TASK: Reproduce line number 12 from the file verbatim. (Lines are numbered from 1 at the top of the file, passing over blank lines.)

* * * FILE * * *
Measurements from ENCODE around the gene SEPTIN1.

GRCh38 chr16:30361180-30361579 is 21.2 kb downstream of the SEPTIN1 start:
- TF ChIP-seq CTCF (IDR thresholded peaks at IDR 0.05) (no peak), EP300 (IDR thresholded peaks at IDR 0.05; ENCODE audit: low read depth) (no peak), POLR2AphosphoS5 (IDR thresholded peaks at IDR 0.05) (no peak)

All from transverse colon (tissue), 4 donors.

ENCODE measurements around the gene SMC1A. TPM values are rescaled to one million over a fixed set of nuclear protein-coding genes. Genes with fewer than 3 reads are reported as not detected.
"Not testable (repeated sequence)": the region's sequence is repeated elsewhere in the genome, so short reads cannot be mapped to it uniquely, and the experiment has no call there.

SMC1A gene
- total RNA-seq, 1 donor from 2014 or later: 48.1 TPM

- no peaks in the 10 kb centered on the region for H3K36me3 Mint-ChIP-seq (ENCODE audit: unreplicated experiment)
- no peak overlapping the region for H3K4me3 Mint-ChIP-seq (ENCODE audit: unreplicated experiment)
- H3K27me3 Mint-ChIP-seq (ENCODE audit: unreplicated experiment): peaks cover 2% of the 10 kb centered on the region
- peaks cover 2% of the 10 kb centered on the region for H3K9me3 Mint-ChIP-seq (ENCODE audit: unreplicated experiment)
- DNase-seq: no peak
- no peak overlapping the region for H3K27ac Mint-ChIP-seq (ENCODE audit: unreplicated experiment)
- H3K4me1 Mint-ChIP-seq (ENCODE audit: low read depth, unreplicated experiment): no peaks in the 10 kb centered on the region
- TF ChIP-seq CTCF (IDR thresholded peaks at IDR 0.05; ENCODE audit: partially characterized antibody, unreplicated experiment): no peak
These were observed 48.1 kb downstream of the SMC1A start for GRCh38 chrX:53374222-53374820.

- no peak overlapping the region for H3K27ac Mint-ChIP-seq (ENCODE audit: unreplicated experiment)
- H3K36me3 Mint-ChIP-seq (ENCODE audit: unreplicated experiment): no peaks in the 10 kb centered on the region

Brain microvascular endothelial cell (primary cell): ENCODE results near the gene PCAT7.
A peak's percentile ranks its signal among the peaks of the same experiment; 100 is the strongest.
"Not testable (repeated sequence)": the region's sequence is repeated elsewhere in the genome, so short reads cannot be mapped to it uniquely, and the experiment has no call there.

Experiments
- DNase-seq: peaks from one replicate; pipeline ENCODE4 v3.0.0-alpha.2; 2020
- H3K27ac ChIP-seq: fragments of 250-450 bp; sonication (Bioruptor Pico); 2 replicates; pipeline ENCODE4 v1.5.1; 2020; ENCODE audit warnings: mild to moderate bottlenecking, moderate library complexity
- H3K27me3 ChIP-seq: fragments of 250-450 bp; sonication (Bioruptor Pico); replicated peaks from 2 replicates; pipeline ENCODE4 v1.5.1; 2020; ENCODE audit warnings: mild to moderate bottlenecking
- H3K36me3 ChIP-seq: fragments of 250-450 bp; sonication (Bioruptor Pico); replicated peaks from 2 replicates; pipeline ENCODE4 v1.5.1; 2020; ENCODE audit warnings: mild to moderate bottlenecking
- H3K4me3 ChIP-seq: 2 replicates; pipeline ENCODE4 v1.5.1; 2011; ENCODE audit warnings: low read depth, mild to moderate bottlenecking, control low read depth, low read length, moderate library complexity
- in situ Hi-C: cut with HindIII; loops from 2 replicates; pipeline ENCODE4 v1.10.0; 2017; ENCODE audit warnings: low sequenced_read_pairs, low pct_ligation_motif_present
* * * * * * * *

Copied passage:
- peaks cover 2% of the 10 kb centered on the region for H3K9me3 Mint-ChIP-seq (ENCODE audit: unreplicated experiment)